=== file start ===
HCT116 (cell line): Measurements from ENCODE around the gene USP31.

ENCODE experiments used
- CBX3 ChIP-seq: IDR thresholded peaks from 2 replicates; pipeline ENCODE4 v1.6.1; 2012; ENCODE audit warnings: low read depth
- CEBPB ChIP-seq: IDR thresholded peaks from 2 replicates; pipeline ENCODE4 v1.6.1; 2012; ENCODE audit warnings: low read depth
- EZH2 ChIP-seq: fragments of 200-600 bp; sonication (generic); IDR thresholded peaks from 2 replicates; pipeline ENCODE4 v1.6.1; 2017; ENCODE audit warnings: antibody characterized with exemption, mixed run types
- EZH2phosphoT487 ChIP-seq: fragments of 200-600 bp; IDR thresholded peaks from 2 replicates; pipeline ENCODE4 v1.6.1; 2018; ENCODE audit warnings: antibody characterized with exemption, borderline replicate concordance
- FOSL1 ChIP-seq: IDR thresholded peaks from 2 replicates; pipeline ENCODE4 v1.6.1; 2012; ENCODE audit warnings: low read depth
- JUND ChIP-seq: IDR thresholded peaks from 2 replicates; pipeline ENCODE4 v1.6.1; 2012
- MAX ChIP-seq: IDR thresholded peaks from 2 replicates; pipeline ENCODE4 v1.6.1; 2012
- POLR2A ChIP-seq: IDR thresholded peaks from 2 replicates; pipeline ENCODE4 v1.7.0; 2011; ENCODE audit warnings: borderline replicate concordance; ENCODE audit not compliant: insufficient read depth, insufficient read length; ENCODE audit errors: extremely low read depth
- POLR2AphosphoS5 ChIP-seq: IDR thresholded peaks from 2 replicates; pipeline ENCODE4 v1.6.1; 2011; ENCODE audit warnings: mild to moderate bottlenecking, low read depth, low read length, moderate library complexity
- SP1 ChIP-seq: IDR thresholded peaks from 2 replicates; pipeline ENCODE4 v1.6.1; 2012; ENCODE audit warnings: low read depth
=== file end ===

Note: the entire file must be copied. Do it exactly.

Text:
HCT116 (cell line): Measurements from ENCODE around the gene USP31.

ENCODE experiments used
- CBX3 ChIP-seq: IDR thresholded peaks from 2 replicates; pipeline ENCODE4 v1.6.1; 2012; ENCODE audit warnings: low read depth
- CEBPB ChIP-seq: IDR thresholded peaks from 2 replicates; pipeline ENCODE4 v1.6.1; 2012; ENCODE audit warnings: low read depth
- EZH2 ChIP-seq: fragments of 200-600 bp; sonication (generic); IDR thresholded peaks from 2 replicates; pipeline ENCODE4 v1.6.1; 2017; ENCODE audit warnings: antibody characterized with exemption, mixed run types
- EZH2phosphoT487 ChIP-seq: fragments of 200-600 bp; IDR thresholded peaks from 2 replicates; pipeline ENCODE4 v1.6.1; 2018; ENCODE audit warnings: antibody characterized with exemption, borderline replicate concordance
- FOSL1 ChIP-seq: IDR thresholded peaks from 2 replicates; pipeline ENCODE4 v1.6.1; 2012; ENCODE audit warnings: low read depth
- JUND ChIP-seq: IDR thresholded peaks from 2 replicates; pipeline ENCODE4 v1.6.1; 2012
- MAX ChIP-seq: IDR thresholded peaks from 2 replicates; pipeline ENCODE4 v1.6.1; 2012
- POLR2A ChIP-seq: IDR thresholded peaks from 2 replicates; pipeline ENCODE4 v1.7.0; 2011; ENCODE audit warnings: borderline replicate concordance; ENCODE audit not compliant: insufficient read depth, insufficient read length; ENCODE audit errors: extremely low read depth
- POLR2AphosphoS5 ChIP-seq: IDR thresholded peaks from 2 replicates; pipeline ENCODE4 v1.6.1; 2011; ENCODE audit warnings: mild to moderate bottlenecking, low read depth, low read length, moderate library complexity
- SP1 ChIP-seq: IDR thresholded peaks from 2 replicates; pipeline ENCODE4 v1.6.1; 2012; ENCODE audit warnings: low read depth